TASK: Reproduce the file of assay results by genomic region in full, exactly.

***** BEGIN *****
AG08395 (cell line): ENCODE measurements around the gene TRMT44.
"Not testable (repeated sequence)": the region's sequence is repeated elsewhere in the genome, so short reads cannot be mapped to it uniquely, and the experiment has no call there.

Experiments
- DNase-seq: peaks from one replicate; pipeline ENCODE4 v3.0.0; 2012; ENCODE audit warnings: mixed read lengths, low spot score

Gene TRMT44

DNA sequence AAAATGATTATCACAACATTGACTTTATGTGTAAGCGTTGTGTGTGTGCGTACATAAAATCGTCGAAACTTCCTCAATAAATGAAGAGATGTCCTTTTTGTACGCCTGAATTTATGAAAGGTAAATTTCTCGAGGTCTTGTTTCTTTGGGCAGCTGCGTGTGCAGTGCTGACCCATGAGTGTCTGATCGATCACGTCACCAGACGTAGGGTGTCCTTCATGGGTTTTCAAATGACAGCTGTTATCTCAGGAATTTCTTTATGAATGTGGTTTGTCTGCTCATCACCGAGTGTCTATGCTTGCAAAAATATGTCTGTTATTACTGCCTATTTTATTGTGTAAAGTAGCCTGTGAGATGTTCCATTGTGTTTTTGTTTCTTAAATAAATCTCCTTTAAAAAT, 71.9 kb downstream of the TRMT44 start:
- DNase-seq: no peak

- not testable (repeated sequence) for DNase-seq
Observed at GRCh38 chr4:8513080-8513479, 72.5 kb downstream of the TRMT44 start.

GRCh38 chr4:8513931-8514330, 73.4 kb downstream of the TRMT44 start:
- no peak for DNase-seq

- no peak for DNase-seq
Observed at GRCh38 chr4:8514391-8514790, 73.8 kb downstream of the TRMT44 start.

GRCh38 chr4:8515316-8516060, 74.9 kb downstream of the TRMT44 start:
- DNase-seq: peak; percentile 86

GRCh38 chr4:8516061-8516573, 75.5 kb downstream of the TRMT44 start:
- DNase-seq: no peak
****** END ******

AG08395 (cell line): ENCODE measurements around the gene TRMT44.
"Not testable (repeated sequence)": the region's sequence is repeated elsewhere in the genome, so short reads cannot be mapped to it uniquely, and the experiment has no call there.

Experiments
- DNase-seq: peaks from one replicate; pipeline ENCODE4 v3.0.0; 2012; ENCODE audit warnings: mixed read lengths, low spot score

Gene TRMT44

DNA sequence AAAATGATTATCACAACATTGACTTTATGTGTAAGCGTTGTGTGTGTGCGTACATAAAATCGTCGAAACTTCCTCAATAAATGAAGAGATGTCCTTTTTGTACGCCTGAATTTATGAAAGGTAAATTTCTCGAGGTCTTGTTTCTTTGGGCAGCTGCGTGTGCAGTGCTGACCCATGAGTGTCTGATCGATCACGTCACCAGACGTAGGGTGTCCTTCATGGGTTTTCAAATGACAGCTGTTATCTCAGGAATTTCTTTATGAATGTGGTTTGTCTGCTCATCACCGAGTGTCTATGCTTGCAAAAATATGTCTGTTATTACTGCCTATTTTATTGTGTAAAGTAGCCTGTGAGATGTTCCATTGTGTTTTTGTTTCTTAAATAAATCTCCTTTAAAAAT, 71.9 kb downstream of the TRMT44 start:
- DNase-seq: no peak

- not testable (repeated sequence) for DNase-seq
Observed at GRCh38 chr4:8513080-8513479, 72.5 kb downstream of the TRMT44 start.

GRCh38 chr4:8513931-8514330, 73.4 kb downstream of the TRMT44 start:
- no peak for DNase-seq

- no peak for DNase-seq
Observed at GRCh38 chr4:8514391-8514790, 73.8 kb downstream of the TRMT44 start.

GRCh38 chr4:8515316-8516060, 74.9 kb downstream of the TRMT44 start:
- DNase-seq: peak; percentile 86

GRCh38 chr4:8516061-8516573, 75.5 kb downstream of the TRMT44 start:
- DNase-seq: no peak